Emmert needs to take a firmer hand with his deputies
Mark Emmert has strived mightily to pose himself as the new sheriff in town ever since he assumed the presidency of the NCAA nearly three years ago. Yet he also claims that he has no clue what his deputies are doing.
There is delicious irony in Mr. Emmert's bumbling excuses when confronted with evidence that the NCAA has been heavy-handed and often egregiously unethical in a growing list of cases. Most often, he has pleaded ignorance about botched investigations and wayward conduct by his underlings. That's remarkable, given that the outraged Mr. Emmert bloviated at length last summer about the supposed "lack of institutional control" over the football program at Penn State, even though he has yet to cite a single NCAA rules violation by the program.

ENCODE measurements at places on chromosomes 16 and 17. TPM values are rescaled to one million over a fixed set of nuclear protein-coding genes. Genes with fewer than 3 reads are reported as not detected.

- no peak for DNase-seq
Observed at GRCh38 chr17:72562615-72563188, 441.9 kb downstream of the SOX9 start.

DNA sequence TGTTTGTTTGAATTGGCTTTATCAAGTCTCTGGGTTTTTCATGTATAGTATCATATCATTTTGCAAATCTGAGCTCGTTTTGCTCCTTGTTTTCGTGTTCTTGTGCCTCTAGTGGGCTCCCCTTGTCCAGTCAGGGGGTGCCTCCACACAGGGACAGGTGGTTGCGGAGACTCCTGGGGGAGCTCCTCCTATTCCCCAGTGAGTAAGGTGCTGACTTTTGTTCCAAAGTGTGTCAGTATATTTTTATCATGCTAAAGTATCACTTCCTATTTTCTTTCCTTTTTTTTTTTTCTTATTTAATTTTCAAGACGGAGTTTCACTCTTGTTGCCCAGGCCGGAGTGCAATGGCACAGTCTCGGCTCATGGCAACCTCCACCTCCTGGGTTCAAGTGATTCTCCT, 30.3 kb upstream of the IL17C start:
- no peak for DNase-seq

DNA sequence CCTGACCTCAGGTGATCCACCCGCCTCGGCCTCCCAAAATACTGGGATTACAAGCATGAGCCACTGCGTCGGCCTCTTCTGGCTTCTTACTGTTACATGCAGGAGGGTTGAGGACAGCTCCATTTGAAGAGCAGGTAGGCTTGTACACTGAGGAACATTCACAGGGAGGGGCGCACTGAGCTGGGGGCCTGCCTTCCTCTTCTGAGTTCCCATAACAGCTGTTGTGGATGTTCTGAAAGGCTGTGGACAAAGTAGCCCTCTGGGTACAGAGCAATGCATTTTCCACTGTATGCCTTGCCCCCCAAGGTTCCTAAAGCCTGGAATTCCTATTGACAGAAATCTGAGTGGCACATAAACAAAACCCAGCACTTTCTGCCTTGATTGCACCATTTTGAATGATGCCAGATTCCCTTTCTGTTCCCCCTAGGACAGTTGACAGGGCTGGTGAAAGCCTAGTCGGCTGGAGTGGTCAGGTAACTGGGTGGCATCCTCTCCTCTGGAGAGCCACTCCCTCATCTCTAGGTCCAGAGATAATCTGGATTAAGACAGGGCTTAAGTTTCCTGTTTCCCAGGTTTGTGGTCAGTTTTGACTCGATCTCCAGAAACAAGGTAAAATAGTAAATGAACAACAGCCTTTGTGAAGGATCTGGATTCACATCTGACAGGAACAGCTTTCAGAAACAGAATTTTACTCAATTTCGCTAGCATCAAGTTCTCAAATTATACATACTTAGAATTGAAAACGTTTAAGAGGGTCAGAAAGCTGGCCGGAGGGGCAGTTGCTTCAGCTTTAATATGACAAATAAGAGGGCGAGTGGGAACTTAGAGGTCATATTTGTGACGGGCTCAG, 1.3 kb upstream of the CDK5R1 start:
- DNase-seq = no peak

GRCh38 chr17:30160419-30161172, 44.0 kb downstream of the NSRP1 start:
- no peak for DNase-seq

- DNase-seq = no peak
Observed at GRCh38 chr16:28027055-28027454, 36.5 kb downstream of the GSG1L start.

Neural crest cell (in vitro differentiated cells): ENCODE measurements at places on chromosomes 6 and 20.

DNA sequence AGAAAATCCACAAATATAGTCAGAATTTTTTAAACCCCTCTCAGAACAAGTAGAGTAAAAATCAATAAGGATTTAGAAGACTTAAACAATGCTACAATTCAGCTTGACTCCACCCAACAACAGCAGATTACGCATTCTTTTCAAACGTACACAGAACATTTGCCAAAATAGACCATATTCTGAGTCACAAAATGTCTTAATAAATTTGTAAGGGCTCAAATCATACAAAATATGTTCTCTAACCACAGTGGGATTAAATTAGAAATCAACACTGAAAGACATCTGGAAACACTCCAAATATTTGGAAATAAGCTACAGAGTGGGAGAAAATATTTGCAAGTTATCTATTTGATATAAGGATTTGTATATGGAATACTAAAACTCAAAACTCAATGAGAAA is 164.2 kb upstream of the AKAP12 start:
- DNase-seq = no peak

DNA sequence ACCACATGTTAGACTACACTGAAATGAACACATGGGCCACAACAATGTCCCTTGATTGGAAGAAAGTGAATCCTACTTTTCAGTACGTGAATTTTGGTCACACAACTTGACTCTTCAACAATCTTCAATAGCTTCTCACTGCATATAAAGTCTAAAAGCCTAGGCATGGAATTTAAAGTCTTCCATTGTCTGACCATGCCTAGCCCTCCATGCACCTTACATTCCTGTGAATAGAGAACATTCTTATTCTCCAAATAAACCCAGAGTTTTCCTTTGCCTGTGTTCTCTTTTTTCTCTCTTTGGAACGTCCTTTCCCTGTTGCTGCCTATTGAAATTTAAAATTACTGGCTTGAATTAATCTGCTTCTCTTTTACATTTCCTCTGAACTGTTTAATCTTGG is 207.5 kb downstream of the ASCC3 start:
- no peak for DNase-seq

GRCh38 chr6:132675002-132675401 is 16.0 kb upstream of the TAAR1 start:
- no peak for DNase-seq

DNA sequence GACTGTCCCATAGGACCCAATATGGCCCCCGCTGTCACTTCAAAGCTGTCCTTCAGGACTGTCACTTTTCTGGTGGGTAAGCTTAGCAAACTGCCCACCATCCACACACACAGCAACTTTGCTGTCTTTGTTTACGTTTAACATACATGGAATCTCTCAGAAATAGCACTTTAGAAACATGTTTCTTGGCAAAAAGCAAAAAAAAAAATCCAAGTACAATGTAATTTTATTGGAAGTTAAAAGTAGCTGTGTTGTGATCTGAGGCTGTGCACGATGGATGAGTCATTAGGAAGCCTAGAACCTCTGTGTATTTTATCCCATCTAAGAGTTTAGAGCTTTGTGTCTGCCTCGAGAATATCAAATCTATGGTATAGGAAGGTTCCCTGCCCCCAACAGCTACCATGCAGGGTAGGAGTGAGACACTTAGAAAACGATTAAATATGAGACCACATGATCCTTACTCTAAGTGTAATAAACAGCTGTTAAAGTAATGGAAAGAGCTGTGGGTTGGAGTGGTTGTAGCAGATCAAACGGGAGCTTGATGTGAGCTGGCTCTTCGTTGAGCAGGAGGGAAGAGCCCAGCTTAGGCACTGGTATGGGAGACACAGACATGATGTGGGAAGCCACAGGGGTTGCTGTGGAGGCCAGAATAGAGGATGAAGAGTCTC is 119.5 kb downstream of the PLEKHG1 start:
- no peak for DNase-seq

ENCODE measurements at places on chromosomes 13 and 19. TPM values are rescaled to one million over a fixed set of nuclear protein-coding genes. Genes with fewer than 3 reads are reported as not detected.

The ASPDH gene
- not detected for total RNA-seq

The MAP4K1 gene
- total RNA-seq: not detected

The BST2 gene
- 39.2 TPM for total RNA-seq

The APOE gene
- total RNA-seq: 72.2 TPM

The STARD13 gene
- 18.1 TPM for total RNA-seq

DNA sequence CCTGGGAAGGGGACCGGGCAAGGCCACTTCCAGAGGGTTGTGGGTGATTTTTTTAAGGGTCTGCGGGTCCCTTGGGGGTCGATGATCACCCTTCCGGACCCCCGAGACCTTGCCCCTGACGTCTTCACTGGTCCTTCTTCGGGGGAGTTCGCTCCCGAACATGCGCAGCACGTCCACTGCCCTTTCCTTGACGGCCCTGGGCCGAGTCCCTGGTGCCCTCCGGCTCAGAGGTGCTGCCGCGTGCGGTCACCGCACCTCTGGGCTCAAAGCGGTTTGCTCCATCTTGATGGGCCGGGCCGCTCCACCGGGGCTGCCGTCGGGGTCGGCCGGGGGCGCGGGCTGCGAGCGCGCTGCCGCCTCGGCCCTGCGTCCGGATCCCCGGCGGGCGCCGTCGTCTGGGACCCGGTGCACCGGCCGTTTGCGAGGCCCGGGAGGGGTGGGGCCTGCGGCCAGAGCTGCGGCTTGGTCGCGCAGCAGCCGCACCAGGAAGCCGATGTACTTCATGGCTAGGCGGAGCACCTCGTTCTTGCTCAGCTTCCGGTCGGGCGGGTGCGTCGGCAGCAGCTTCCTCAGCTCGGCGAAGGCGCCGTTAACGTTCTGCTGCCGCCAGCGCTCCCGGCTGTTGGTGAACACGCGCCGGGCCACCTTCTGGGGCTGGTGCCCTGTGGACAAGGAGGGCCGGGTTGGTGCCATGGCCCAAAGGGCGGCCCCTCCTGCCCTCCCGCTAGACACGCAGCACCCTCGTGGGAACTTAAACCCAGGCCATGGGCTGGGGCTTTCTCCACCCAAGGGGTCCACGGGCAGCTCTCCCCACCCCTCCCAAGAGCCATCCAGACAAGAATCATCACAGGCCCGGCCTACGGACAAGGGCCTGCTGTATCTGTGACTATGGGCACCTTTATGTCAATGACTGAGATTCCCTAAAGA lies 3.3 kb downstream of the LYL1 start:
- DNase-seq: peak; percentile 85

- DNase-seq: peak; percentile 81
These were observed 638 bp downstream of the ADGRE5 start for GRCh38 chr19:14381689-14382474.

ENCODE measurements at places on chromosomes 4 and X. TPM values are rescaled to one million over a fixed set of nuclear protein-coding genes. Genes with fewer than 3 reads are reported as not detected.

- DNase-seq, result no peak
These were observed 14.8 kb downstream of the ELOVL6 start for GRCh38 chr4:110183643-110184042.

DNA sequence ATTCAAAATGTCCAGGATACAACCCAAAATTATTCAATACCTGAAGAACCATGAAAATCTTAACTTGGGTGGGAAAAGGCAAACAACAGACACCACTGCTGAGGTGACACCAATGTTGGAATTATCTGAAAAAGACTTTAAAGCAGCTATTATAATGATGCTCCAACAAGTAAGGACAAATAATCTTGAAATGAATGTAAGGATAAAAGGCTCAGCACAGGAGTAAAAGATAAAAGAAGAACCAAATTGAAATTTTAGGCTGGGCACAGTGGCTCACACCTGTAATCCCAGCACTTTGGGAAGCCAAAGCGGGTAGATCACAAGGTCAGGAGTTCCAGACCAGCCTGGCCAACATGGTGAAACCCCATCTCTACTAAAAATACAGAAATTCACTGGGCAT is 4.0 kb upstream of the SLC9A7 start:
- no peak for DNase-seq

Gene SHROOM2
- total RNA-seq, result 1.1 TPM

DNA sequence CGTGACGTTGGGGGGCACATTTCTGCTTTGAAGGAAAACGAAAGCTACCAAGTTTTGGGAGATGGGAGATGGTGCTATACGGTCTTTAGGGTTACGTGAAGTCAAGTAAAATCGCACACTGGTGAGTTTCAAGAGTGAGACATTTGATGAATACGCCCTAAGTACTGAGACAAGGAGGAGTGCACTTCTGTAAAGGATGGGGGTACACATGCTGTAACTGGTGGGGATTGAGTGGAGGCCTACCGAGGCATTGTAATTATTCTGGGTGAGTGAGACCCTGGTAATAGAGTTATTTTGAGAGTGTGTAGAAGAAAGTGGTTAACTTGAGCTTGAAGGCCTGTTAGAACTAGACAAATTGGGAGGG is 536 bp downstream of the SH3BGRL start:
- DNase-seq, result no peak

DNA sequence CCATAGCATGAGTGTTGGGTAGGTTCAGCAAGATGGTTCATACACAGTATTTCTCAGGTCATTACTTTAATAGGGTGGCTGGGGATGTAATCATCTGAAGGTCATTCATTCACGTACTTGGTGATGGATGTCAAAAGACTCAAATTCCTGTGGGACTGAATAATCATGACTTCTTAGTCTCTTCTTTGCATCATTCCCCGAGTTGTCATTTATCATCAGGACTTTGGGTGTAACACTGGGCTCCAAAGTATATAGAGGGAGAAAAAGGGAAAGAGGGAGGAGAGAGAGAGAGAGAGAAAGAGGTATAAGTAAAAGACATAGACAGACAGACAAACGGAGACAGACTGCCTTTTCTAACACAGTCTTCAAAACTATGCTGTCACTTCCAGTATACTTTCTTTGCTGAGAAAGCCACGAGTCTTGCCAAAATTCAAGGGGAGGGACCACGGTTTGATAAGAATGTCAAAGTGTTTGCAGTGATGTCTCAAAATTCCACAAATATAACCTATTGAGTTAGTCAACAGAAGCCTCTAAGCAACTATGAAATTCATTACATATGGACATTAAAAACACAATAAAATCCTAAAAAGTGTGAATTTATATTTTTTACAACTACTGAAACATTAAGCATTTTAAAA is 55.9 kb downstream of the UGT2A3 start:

Mr. Emmert professed to know nothing about NCAA investigators unethically co-opting a lawyer for a University of Miami booster, convicted pyramid scheme operator Nevin Shapiro, who is suspected of lavishing gifts upon football players.
The NCAA's follies under Mr. Emmert's direction lend even greater credence to the anti-trust lawsuit filed by Gov. Tom Corbett against the organization, relative to the Penn State sanctions.
Meanwhile, Mr. Emmert seems to have lost institutional control of his program.